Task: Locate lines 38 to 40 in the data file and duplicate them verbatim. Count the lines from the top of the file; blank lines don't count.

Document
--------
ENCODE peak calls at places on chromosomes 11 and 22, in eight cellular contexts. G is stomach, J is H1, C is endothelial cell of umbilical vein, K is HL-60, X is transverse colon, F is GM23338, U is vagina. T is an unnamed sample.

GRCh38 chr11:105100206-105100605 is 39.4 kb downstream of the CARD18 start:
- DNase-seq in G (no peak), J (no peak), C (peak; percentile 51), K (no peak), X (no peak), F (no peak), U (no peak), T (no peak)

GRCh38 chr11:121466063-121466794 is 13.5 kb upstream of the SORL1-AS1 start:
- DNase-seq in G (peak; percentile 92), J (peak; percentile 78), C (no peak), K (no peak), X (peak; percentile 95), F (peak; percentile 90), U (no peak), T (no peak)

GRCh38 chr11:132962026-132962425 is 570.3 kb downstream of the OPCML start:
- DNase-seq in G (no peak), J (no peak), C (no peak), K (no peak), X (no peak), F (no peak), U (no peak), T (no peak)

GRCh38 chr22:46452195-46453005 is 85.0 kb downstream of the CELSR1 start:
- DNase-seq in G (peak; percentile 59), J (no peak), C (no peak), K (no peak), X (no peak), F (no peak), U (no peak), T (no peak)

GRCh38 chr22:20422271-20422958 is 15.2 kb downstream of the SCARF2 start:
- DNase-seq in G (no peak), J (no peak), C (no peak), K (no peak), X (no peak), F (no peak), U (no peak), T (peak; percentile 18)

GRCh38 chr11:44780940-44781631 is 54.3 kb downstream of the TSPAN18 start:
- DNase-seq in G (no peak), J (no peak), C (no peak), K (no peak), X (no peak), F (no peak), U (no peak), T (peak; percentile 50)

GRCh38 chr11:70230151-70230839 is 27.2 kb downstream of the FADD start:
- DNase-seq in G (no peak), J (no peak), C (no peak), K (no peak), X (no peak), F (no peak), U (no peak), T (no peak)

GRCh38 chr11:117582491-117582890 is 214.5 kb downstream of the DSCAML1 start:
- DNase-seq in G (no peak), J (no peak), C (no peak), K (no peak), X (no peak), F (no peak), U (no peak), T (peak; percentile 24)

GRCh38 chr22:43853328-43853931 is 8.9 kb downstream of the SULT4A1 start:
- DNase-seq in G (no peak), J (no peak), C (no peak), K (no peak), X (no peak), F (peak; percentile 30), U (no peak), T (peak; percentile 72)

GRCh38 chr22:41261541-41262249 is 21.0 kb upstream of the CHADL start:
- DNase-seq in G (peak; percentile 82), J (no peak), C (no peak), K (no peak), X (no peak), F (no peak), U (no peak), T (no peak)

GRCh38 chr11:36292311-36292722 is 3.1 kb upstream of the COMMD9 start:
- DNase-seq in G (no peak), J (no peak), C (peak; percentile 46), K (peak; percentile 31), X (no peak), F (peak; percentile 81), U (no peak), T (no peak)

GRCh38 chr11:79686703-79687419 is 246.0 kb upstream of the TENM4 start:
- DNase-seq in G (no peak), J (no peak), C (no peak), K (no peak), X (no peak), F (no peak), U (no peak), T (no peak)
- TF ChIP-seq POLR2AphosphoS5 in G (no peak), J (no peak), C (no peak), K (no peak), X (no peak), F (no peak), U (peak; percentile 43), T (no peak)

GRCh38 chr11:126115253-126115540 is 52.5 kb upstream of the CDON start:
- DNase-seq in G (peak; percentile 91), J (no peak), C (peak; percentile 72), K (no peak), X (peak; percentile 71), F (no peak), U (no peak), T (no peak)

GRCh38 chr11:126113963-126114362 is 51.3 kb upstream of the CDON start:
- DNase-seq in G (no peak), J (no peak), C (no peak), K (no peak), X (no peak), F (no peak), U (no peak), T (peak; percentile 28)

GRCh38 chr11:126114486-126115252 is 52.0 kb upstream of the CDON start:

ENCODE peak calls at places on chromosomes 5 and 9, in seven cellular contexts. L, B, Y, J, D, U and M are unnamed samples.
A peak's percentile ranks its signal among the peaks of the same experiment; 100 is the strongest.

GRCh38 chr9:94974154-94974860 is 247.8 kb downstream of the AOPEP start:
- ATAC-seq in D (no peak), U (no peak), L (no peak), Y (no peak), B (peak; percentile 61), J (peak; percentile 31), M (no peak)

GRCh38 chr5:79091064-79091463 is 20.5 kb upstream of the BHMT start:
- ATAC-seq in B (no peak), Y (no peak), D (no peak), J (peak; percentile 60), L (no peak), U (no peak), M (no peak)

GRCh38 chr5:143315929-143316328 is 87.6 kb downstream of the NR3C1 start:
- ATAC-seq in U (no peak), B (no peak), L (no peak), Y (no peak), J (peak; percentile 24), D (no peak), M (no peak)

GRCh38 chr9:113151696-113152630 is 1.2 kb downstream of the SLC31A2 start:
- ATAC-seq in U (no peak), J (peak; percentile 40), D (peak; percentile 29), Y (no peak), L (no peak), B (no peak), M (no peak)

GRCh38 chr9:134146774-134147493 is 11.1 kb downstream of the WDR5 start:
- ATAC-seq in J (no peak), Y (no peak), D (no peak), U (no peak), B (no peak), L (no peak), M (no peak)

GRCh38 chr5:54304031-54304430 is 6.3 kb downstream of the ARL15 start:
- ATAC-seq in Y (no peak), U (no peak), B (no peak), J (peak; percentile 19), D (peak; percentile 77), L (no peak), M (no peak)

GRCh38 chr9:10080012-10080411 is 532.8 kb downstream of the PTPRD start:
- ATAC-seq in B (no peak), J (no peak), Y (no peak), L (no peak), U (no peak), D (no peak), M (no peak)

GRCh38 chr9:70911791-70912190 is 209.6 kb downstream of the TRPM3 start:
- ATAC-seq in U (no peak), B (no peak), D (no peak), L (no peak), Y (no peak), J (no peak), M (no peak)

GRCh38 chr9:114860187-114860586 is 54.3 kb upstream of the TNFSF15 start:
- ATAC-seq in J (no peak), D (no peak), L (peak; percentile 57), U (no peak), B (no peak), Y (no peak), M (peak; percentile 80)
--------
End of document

GRCh38 chr5:143315929-143316328 is 87.6 kb downstream of the NR3C1 start:
- ATAC-seq in U (no peak), B (no peak), L (no peak), Y (no peak), J (peak; percentile 24), D (no peak), M (no peak)

GRCh38 chr9:113151696-113152630 is 1.2 kb downstream of the SLC31A2 start: